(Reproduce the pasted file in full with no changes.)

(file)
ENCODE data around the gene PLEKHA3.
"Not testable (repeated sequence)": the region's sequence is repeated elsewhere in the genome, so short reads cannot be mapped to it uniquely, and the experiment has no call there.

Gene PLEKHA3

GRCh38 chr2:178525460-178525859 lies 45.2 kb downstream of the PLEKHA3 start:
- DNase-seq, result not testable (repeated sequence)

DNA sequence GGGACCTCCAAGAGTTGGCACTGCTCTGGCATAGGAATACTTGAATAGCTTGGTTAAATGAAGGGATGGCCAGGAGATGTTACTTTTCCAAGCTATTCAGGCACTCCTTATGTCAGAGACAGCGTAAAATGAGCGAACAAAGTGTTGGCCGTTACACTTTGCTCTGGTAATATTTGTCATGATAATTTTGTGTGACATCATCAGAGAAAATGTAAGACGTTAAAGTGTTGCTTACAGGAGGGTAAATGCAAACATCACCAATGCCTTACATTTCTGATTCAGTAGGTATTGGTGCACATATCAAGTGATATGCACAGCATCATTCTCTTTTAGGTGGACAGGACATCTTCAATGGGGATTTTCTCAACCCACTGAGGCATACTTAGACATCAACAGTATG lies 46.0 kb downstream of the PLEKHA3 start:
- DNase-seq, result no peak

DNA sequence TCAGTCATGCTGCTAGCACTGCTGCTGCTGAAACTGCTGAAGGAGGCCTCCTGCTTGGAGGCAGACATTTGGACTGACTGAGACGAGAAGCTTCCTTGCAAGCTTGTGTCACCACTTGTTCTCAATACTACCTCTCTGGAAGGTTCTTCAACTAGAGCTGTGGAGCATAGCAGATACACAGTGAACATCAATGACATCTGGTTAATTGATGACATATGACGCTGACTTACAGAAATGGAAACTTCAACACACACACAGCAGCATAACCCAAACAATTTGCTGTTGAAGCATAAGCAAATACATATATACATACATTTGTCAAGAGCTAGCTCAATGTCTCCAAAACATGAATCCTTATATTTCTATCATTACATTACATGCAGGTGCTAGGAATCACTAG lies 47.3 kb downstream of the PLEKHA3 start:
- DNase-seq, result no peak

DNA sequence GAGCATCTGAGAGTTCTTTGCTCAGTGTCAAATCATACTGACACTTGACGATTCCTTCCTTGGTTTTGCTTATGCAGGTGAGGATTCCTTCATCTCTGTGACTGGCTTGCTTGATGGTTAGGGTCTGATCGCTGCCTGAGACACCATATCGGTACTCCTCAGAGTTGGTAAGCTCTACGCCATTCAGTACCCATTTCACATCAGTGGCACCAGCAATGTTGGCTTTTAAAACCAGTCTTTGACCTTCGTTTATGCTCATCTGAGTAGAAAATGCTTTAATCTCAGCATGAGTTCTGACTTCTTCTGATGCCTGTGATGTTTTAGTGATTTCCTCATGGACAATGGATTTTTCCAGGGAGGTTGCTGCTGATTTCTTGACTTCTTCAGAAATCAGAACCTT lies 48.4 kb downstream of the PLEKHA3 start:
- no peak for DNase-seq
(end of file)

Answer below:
ENCODE data around the gene PLEKHA3.
"Not testable (repeated sequence)": the region's sequence is repeated elsewhere in the genome, so short reads cannot be mapped to it uniquely, and the experiment has no call there.

Gene PLEKHA3

GRCh38 chr2:178525460-178525859 lies 45.2 kb downstream of the PLEKHA3 start:
- DNase-seq, result not testable (repeated sequence)

DNA sequence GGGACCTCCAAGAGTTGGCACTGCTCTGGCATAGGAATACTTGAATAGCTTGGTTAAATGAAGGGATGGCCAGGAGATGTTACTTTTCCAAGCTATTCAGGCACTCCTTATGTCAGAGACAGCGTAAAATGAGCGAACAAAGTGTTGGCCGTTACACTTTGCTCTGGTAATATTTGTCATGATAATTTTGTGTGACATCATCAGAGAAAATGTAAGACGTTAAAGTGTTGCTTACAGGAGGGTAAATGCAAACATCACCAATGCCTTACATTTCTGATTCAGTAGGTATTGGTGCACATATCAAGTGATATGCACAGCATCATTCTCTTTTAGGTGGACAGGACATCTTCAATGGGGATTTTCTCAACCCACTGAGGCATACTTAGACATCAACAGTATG lies 46.0 kb downstream of the PLEKHA3 start:
- DNase-seq, result no peak

DNA sequence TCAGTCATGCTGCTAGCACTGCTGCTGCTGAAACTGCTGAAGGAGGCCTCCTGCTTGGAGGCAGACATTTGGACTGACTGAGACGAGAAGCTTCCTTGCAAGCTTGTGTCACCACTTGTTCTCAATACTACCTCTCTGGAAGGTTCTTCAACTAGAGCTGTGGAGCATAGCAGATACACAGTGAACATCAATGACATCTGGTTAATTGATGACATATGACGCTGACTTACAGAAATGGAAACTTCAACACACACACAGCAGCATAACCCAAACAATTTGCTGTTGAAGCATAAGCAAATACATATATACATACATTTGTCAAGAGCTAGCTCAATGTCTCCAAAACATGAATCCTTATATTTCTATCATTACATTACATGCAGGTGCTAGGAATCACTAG lies 47.3 kb downstream of the PLEKHA3 start:
- DNase-seq, result no peak

DNA sequence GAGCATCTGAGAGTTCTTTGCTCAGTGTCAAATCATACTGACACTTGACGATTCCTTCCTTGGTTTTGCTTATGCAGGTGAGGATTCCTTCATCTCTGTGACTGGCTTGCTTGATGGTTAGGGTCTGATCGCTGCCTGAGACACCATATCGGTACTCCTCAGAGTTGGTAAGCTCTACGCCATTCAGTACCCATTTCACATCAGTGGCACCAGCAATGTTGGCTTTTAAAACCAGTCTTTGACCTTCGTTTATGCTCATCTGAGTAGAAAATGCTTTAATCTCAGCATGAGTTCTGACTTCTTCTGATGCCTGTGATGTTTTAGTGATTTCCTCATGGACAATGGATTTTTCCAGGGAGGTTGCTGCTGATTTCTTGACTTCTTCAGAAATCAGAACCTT lies 48.4 kb downstream of the PLEKHA3 start:
- no peak for DNase-seq